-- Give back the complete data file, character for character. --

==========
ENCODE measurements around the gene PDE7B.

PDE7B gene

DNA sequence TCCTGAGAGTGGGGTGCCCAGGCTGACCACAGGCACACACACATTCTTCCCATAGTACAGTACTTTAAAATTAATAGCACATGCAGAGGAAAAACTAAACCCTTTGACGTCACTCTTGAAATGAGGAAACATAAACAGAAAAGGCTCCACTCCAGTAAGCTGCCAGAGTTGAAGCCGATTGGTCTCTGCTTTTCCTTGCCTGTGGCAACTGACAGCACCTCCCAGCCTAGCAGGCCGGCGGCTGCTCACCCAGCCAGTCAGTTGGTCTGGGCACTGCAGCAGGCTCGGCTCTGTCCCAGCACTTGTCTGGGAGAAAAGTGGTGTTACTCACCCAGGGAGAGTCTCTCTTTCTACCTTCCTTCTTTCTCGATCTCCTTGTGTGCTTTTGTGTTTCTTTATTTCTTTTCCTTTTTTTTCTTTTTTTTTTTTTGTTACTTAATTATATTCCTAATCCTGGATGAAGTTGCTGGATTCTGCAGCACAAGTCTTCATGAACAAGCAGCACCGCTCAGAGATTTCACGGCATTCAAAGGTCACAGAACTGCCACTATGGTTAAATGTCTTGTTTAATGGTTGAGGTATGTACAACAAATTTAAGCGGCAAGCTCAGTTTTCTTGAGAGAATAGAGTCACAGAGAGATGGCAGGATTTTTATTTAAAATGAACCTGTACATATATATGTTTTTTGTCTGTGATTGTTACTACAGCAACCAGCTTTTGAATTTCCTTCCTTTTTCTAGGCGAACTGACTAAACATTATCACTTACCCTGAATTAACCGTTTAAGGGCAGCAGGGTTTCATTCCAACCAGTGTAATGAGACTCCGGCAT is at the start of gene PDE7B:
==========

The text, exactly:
ENCODE measurements around the gene PDE7B.

PDE7B gene

DNA sequence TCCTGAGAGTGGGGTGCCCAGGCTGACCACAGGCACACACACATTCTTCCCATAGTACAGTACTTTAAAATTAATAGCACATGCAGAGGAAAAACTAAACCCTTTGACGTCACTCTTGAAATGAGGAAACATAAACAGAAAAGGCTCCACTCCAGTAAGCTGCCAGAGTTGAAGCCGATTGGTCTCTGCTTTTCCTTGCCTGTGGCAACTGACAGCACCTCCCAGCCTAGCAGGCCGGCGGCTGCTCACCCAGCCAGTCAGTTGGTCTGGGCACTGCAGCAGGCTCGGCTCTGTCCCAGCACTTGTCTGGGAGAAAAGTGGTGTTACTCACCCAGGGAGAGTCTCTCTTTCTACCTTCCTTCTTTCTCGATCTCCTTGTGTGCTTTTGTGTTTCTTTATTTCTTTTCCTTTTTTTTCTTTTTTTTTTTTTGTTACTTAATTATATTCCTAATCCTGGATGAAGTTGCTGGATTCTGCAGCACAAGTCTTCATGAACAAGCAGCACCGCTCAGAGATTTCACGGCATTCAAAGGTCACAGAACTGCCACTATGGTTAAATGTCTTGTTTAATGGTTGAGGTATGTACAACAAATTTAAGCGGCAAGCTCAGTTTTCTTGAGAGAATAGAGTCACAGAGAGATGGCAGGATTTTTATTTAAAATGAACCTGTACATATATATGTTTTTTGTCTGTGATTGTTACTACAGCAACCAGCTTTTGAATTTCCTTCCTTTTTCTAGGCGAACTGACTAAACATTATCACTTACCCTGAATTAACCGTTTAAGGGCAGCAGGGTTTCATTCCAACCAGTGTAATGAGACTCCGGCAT is at the start of gene PDE7B: